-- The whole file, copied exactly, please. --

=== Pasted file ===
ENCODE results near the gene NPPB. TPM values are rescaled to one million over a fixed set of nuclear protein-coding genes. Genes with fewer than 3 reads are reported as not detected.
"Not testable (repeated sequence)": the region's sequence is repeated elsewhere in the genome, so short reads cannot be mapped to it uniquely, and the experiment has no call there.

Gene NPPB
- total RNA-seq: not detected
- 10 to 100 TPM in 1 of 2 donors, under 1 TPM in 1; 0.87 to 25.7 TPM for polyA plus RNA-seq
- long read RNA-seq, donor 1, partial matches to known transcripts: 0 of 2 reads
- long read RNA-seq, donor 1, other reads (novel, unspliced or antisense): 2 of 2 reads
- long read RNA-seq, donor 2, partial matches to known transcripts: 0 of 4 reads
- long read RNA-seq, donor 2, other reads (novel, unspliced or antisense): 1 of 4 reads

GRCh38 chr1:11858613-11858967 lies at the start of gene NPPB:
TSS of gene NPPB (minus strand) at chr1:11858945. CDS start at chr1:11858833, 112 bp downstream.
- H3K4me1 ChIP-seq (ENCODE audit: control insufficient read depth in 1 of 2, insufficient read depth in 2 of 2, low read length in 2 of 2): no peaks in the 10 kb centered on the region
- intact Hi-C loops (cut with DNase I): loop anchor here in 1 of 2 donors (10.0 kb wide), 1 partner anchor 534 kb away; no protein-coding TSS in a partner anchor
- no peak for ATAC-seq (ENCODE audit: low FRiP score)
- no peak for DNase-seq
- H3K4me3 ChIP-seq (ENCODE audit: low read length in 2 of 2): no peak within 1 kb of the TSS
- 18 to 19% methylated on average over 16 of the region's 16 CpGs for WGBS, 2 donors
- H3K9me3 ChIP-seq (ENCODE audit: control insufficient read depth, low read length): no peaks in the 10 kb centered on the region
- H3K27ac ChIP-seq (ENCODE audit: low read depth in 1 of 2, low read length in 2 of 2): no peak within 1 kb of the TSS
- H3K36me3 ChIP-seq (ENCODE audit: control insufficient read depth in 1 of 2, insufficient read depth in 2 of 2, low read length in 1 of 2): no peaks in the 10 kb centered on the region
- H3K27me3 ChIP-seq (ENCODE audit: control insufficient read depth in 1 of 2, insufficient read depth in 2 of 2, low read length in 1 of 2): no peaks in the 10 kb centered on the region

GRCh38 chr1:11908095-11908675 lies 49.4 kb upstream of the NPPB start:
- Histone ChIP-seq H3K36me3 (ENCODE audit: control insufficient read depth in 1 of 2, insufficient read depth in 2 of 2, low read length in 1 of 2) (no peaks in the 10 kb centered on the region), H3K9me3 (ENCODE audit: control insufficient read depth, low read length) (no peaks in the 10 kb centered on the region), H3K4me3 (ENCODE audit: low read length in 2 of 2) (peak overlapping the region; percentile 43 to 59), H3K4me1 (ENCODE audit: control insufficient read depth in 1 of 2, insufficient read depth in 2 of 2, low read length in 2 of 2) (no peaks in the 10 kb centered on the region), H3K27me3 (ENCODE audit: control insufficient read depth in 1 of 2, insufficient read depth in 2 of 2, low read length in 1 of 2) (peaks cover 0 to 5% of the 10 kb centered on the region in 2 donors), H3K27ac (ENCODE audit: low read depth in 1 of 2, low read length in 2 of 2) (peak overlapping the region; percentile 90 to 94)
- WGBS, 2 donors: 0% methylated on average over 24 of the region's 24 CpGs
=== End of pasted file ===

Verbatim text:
ENCODE results near the gene NPPB. TPM values are rescaled to one million over a fixed set of nuclear protein-coding genes. Genes with fewer than 3 reads are reported as not detected.
"Not testable (repeated sequence)": the region's sequence is repeated elsewhere in the genome, so short reads cannot be mapped to it uniquely, and the experiment has no call there.

Gene NPPB
- total RNA-seq: not detected
- 10 to 100 TPM in 1 of 2 donors, under 1 TPM in 1; 0.87 to 25.7 TPM for polyA plus RNA-seq
- long read RNA-seq, donor 1, partial matches to known transcripts: 0 of 2 reads
- long read RNA-seq, donor 1, other reads (novel, unspliced or antisense): 2 of 2 reads
- long read RNA-seq, donor 2, partial matches to known transcripts: 0 of 4 reads
- long read RNA-seq, donor 2, other reads (novel, unspliced or antisense): 1 of 4 reads

GRCh38 chr1:11858613-11858967 lies at the start of gene NPPB:
TSS of gene NPPB (minus strand) at chr1:11858945. CDS start at chr1:11858833, 112 bp downstream.
- H3K4me1 ChIP-seq (ENCODE audit: control insufficient read depth in 1 of 2, insufficient read depth in 2 of 2, low read length in 2 of 2): no peaks in the 10 kb centered on the region
- intact Hi-C loops (cut with DNase I): loop anchor here in 1 of 2 donors (10.0 kb wide), 1 partner anchor 534 kb away; no protein-coding TSS in a partner anchor
- no peak for ATAC-seq (ENCODE audit: low FRiP score)
- no peak for DNase-seq
- H3K4me3 ChIP-seq (ENCODE audit: low read length in 2 of 2): no peak within 1 kb of the TSS
- 18 to 19% methylated on average over 16 of the region's 16 CpGs for WGBS, 2 donors
- H3K9me3 ChIP-seq (ENCODE audit: control insufficient read depth, low read length): no peaks in the 10 kb centered on the region
- H3K27ac ChIP-seq (ENCODE audit: low read depth in 1 of 2, low read length in 2 of 2): no peak within 1 kb of the TSS
- H3K36me3 ChIP-seq (ENCODE audit: control insufficient read depth in 1 of 2, insufficient read depth in 2 of 2, low read length in 1 of 2): no peaks in the 10 kb centered on the region
- H3K27me3 ChIP-seq (ENCODE audit: control insufficient read depth in 1 of 2, insufficient read depth in 2 of 2, low read length in 1 of 2): no peaks in the 10 kb centered on the region

GRCh38 chr1:11908095-11908675 lies 49.4 kb upstream of the NPPB start:
- Histone ChIP-seq H3K36me3 (ENCODE audit: control insufficient read depth in 1 of 2, insufficient read depth in 2 of 2, low read length in 1 of 2) (no peaks in the 10 kb centered on the region), H3K9me3 (ENCODE audit: control insufficient read depth, low read length) (no peaks in the 10 kb centered on the region), H3K4me3 (ENCODE audit: low read length in 2 of 2) (peak overlapping the region; percentile 43 to 59), H3K4me1 (ENCODE audit: control insufficient read depth in 1 of 2, insufficient read depth in 2 of 2, low read length in 2 of 2) (no peaks in the 10 kb centered on the region), H3K27me3 (ENCODE audit: control insufficient read depth in 1 of 2, insufficient read depth in 2 of 2, low read length in 1 of 2) (peaks cover 0 to 5% of the 10 kb centered on the region in 2 donors), H3K27ac (ENCODE audit: low read depth in 1 of 2, low read length in 2 of 2) (peak overlapping the region; percentile 90 to 94)
- WGBS, 2 donors: 0% methylated on average over 24 of the region's 24 CpGs